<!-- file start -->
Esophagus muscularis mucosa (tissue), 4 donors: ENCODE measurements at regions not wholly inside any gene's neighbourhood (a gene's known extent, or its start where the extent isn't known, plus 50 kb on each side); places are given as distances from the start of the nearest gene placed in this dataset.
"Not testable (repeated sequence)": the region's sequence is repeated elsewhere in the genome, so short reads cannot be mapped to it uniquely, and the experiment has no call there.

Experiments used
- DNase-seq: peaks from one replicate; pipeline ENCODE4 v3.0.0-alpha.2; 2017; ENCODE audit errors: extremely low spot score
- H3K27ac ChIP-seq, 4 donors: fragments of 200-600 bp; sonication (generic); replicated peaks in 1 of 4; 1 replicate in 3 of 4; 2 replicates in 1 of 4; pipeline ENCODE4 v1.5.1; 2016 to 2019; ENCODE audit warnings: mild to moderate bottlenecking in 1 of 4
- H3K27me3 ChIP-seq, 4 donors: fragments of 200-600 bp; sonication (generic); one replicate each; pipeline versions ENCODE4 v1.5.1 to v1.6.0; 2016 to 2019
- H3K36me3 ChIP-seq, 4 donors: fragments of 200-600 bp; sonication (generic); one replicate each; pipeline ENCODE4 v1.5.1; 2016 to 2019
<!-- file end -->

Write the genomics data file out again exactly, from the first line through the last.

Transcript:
Esophagus muscularis mucosa (tissue), 4 donors: ENCODE measurements at regions not wholly inside any gene's neighbourhood (a gene's known extent, or its start where the extent isn't known, plus 50 kb on each side); places are given as distances from the start of the nearest gene placed in this dataset.
"Not testable (repeated sequence)": the region's sequence is repeated elsewhere in the genome, so short reads cannot be mapped to it uniquely, and the experiment has no call there.

Experiments used
- DNase-seq: peaks from one replicate; pipeline ENCODE4 v3.0.0-alpha.2; 2017; ENCODE audit errors: extremely low spot score
- H3K27ac ChIP-seq, 4 donors: fragments of 200-600 bp; sonication (generic); replicated peaks in 1 of 4; 1 replicate in 3 of 4; 2 replicates in 1 of 4; pipeline ENCODE4 v1.5.1; 2016 to 2019; ENCODE audit warnings: mild to moderate bottlenecking in 1 of 4
- H3K27me3 ChIP-seq, 4 donors: fragments of 200-600 bp; sonication (generic); one replicate each; pipeline versions ENCODE4 v1.5.1 to v1.6.0; 2016 to 2019
- H3K36me3 ChIP-seq, 4 donors: fragments of 200-600 bp; sonication (generic); one replicate each; pipeline ENCODE4 v1.5.1; 2016 to 2019